Foam surfaces for preventing pressure ulcers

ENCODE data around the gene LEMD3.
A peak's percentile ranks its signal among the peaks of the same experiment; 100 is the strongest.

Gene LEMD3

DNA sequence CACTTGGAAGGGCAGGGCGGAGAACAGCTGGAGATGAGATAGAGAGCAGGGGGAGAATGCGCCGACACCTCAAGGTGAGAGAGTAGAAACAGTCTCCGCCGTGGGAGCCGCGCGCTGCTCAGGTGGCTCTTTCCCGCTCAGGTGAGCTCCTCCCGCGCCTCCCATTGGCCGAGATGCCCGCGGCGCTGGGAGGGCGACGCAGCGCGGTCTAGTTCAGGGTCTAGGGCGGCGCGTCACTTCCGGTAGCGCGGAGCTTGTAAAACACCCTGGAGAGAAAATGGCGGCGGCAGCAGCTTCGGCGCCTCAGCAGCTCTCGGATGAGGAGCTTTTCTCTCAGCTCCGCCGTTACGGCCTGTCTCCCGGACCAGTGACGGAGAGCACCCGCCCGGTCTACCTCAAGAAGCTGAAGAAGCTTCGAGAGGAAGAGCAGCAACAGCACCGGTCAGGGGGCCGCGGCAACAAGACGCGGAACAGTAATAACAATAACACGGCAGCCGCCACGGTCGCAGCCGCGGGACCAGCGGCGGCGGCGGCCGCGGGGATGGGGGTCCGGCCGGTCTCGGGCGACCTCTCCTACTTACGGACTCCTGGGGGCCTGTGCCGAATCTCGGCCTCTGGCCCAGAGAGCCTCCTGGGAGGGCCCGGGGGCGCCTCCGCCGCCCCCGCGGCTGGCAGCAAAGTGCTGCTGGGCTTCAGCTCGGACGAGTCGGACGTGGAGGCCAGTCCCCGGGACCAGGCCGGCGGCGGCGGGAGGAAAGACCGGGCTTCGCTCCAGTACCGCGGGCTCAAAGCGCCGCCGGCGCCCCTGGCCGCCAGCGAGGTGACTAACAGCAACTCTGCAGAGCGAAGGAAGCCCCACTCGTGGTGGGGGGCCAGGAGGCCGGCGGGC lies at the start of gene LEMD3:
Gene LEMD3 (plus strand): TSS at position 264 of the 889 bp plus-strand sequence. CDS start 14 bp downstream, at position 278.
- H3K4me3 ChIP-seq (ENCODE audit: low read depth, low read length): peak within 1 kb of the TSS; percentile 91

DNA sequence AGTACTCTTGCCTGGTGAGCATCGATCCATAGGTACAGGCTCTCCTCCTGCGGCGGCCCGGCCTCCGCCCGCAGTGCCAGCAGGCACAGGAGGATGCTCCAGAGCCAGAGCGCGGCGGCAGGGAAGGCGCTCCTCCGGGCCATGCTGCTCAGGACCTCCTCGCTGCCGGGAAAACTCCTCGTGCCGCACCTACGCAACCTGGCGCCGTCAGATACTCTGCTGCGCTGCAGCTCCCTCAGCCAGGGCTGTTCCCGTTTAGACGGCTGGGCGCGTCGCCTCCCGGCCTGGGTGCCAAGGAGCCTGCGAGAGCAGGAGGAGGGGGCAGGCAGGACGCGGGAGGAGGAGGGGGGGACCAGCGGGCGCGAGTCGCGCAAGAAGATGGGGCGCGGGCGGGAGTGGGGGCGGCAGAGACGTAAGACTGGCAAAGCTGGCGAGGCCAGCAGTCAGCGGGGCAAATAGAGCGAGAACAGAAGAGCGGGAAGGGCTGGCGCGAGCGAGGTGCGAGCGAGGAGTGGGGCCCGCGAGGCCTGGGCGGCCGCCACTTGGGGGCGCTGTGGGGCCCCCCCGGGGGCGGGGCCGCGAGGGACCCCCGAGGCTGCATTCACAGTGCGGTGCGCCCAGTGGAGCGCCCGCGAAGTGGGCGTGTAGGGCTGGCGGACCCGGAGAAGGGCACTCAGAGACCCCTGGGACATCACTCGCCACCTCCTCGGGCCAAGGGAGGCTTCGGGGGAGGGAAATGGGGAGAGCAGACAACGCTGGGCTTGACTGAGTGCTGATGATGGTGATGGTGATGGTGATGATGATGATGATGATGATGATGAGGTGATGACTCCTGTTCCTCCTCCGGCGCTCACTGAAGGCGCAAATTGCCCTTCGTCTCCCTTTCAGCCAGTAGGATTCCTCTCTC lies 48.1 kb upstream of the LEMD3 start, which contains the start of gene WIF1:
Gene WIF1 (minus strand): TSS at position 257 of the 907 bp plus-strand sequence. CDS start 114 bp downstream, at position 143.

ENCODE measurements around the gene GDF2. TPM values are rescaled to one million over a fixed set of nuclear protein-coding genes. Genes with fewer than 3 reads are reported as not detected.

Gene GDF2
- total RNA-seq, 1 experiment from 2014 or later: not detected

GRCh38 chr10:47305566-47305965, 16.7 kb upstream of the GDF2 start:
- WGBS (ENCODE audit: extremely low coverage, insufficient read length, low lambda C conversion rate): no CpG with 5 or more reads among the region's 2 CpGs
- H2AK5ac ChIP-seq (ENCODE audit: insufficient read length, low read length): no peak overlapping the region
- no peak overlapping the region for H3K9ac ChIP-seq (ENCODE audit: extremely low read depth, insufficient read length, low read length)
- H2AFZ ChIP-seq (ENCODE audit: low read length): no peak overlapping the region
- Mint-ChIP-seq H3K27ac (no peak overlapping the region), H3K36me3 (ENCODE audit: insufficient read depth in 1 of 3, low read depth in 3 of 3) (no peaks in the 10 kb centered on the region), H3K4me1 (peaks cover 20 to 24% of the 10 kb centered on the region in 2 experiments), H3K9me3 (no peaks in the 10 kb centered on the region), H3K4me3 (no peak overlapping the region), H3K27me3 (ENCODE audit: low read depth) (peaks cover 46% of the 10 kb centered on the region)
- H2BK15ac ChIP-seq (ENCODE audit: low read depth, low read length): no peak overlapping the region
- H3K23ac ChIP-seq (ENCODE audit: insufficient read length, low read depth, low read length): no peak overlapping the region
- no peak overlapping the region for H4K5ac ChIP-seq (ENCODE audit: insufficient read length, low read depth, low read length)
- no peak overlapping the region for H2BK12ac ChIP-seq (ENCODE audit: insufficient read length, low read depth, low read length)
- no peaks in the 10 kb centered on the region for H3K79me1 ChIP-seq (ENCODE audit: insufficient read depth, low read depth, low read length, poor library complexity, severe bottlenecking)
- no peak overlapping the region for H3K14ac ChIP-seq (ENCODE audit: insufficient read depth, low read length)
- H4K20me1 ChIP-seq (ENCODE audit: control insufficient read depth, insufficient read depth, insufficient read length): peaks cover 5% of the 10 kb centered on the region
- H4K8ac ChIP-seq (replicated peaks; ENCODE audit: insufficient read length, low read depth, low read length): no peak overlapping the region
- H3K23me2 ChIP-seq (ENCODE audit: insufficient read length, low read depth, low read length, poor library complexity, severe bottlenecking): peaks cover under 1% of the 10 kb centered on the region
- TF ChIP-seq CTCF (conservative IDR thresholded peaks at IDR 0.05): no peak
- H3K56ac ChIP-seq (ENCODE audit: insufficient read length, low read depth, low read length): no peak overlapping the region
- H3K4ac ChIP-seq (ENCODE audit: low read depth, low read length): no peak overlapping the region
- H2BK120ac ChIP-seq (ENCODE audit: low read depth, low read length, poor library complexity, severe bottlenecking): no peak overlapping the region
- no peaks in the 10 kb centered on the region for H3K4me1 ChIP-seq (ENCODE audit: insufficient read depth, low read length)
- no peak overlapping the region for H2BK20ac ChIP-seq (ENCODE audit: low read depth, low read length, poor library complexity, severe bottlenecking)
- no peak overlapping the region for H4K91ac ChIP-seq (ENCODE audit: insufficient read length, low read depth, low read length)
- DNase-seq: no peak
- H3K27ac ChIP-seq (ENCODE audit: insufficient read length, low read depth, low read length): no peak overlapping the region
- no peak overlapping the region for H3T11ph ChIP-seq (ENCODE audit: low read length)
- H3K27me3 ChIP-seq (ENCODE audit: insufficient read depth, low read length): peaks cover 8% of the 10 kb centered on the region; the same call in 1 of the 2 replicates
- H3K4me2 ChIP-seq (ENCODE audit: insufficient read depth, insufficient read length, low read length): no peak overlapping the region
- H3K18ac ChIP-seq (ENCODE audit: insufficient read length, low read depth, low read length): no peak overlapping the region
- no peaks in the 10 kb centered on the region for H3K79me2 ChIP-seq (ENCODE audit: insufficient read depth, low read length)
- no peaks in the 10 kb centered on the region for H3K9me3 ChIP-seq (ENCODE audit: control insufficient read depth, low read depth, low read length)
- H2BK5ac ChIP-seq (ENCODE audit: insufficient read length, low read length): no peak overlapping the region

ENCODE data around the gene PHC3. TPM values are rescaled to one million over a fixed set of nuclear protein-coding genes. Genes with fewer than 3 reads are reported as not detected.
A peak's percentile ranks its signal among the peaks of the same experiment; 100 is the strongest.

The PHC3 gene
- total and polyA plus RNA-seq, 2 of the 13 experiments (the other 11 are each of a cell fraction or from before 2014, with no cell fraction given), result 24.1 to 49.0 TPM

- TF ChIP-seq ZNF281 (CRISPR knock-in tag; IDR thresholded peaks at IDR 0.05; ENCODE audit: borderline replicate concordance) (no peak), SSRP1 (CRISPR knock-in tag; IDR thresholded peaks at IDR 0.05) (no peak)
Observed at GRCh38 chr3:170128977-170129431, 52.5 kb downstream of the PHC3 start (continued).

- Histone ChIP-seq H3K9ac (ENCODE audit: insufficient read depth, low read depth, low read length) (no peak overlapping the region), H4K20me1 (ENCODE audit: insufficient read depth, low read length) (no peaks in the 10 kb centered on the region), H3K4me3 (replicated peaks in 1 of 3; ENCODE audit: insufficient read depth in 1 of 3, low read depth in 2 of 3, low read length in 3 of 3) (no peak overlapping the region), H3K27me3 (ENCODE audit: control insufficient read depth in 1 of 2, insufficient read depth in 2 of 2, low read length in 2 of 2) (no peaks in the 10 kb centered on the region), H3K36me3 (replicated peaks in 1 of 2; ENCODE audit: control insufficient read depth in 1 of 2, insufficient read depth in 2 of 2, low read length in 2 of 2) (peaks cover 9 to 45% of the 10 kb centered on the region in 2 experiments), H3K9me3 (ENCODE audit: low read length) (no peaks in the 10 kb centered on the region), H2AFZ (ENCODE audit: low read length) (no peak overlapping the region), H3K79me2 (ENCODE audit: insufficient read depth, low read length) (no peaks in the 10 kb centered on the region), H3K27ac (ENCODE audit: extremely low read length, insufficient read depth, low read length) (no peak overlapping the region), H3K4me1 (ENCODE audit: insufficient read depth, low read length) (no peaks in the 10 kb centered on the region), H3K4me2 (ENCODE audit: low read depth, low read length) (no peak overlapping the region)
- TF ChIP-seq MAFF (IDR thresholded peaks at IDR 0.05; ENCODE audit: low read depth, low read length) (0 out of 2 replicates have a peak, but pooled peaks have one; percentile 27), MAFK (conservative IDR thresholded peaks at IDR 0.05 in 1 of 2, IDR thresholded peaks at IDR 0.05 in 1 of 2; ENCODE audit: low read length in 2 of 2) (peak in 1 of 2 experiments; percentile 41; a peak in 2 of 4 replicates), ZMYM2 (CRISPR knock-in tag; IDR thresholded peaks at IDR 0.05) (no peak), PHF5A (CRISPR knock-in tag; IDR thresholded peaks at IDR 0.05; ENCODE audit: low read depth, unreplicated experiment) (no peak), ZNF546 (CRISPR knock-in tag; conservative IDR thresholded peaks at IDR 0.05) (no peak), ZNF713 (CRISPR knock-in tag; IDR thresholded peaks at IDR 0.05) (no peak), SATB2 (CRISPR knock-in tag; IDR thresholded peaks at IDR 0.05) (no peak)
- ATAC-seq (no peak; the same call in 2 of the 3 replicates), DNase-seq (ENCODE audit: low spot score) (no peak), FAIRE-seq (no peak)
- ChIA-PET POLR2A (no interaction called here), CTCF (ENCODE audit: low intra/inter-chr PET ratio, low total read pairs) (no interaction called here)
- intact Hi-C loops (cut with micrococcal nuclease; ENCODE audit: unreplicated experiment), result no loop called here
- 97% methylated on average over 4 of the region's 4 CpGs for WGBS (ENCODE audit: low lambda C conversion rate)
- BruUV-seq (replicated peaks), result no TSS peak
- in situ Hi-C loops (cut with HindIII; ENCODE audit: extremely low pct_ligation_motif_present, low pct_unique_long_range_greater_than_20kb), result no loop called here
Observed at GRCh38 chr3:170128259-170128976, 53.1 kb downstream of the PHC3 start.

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Abstract